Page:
Asmara has been accused of supporting al-Shabaab which is fighting to oust Somalia’s transitional government.
Eritrea has proposed a “Somali people-owned” dialogue and criticised foreign meddling ahead of a major conference today that will focus on better coordinating the international response to the country that has not had a functioning central government since 1991.
The Eritrean ministry of Foreign Affairs in a statement said that unless the peace talks set for London were all-inclusive it would not be easy to achieve enduring peace for the Horn of Africa nation.
Asmara said since “some powers” had “deliberately” kept it out of the conference, its position needed to be known.
Eritrea has been accused of supporting the militant al-Shabaab group that has been fighting to oust Somalia’s transitional government, in part informing UN sanctions slapped on the isolated Red Sea nation.
The statement did not provide details of how the proposed peace plan would be achieved but also strongly denounced on-going military interventions by Somalia’s neighbours including Kenya and Ethiopia.
““The experience of the past two decades has repeatedly and amply demonstrated that only Somalis can find enduring solution for themselves and their country. Clearly what is required is a Somali-owned and Somali-driven political process.”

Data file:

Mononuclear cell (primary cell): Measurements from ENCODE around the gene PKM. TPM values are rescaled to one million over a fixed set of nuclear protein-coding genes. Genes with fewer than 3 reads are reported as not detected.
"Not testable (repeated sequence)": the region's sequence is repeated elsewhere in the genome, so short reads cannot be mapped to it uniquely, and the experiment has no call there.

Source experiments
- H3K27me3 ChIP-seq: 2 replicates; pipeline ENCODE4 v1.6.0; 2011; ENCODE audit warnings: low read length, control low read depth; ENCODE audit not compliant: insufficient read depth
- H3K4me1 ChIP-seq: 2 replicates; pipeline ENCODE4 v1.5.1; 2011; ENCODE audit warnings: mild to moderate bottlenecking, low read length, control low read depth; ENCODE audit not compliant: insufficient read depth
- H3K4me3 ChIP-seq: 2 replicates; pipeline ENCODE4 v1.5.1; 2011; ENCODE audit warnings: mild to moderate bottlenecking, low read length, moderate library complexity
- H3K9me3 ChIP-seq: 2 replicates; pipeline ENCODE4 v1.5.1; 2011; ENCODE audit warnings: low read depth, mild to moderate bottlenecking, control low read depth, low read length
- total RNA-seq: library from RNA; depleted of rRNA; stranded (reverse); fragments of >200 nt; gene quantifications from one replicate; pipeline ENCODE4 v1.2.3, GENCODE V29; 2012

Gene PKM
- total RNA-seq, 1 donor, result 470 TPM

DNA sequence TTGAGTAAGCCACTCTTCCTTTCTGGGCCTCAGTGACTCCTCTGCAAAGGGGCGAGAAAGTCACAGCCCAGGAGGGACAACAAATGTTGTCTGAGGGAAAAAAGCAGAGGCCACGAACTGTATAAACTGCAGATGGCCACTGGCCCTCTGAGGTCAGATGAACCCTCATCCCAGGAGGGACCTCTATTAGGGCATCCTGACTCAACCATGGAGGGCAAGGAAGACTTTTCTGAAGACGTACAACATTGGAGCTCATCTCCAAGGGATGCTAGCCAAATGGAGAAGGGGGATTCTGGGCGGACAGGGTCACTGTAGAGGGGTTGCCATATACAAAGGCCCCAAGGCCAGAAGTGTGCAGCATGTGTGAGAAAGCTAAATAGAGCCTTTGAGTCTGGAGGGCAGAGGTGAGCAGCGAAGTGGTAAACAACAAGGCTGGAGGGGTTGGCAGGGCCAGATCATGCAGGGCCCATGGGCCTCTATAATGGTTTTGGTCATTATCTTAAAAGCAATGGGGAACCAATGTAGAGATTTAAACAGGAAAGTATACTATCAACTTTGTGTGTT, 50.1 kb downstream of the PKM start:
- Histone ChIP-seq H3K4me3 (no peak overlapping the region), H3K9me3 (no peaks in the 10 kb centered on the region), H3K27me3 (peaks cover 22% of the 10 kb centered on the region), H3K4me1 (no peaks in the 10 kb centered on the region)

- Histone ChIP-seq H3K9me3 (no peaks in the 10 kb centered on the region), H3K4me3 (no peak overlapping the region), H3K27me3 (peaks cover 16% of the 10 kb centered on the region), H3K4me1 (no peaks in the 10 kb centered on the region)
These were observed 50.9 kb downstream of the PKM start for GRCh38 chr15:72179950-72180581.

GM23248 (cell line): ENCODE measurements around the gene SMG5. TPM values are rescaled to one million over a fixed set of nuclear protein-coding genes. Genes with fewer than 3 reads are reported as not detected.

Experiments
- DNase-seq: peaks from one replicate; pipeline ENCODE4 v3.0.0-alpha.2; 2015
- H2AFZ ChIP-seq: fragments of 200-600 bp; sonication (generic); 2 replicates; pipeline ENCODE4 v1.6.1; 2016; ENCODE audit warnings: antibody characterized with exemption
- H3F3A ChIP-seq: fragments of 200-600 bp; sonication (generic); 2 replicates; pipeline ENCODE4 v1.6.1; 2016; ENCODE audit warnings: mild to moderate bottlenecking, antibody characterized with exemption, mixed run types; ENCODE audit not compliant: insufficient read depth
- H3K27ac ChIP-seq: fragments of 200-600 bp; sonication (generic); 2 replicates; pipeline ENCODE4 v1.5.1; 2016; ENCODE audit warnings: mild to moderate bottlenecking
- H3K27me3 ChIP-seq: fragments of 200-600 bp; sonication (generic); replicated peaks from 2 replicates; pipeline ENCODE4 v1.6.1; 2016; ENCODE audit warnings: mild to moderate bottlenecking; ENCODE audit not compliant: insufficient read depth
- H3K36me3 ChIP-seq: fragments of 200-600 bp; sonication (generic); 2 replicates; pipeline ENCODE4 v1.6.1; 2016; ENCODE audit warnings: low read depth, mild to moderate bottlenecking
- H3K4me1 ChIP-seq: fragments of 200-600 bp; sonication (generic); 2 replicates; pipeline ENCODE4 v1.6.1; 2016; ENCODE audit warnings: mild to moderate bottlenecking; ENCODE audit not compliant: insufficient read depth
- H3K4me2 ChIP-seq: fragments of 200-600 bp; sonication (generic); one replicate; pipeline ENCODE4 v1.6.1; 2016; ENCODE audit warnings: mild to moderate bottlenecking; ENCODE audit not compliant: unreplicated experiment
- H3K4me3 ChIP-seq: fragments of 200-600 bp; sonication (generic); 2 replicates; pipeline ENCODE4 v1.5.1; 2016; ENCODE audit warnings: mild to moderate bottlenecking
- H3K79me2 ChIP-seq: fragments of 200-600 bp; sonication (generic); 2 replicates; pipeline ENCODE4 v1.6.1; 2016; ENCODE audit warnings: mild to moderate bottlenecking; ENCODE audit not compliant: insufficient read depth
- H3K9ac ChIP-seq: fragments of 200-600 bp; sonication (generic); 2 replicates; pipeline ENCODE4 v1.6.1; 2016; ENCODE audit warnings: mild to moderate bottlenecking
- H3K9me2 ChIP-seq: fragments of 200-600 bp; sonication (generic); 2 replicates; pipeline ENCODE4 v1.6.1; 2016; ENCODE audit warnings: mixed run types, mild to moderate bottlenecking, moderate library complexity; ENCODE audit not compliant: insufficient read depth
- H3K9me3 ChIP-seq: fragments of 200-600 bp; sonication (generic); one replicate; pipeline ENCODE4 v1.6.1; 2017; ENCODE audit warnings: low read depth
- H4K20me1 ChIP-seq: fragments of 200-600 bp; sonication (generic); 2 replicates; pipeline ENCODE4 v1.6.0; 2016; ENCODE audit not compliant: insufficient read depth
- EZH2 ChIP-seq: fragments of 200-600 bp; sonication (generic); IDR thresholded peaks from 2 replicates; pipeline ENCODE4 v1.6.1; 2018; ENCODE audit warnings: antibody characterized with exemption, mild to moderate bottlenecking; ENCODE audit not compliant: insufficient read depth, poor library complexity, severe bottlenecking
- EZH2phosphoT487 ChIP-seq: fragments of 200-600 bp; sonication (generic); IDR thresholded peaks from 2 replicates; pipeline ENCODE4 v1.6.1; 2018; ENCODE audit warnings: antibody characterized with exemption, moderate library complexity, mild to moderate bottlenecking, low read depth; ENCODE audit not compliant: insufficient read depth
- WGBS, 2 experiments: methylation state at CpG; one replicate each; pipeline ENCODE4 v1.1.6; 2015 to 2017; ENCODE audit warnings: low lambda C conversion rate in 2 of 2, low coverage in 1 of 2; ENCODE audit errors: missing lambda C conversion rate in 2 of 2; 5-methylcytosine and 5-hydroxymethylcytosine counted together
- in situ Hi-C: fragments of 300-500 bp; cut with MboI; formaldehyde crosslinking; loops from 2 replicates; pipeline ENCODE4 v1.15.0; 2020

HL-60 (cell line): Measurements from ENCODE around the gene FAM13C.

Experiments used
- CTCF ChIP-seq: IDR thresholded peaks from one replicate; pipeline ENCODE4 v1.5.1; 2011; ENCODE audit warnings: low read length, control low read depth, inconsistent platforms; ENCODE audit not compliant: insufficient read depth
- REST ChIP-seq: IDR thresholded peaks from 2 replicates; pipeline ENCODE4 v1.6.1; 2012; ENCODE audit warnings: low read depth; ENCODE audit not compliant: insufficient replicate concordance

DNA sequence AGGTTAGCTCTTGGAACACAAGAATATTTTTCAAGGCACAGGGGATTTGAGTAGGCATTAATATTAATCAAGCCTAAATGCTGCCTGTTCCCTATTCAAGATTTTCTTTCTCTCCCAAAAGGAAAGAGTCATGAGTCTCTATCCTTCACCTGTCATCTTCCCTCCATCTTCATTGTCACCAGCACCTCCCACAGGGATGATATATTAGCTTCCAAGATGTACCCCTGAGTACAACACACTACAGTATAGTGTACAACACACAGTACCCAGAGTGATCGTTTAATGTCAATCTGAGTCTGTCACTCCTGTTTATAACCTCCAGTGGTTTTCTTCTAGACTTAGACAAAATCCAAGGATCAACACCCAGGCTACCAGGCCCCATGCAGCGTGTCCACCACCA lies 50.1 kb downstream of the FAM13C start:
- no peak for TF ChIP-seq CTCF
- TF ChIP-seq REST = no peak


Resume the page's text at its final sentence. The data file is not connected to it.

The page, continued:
The US, Turkey, UAE, Sweden, the AU and the EU are expected to attend the conference hosted by British prime minister David Cameron and which will seek ways of stabilising the war-wracked country.
A diplomatic source confirmed that the heads of state of Somalia, the semi-autonomous Somaliland, Kenya, Nigeria, Qatar, Sweden and Uganda would also be attending.
US secretary of state Hillary Clinton and UN secretary-general Ban Ki-moon are also expected.
“External actors, even those most friendly and sympathetic to Somalia, need to resist the urge to act on behalf of the Somali people as such an approach has been repeatedly proven to be counter-productive,” Eritrean foreign ministry said.
The statement also called for a replacement of the transitional government with a “people’s choice” and said that the issue of Somaliland’s sovereignty should also be discussed.
Somaliland declared independence from Somalia in 1991 but is not recognised by the international community. Asmara said it believed a unified Somalia is a viable solution to stabilise the region, and said that a “credible political settlement” would also help solve the piracy and terrorism problems in the region.
Eritrea, seen as restrictive by western governments, has been lobbying against the UN sanctions. A delegation led by Foreign Affairs minister Osman Saleh was three weeks ago in London but is said to have had limited success with UK officials saying their concerns over deteriorating human rights conditions in the country needed to be addressed first.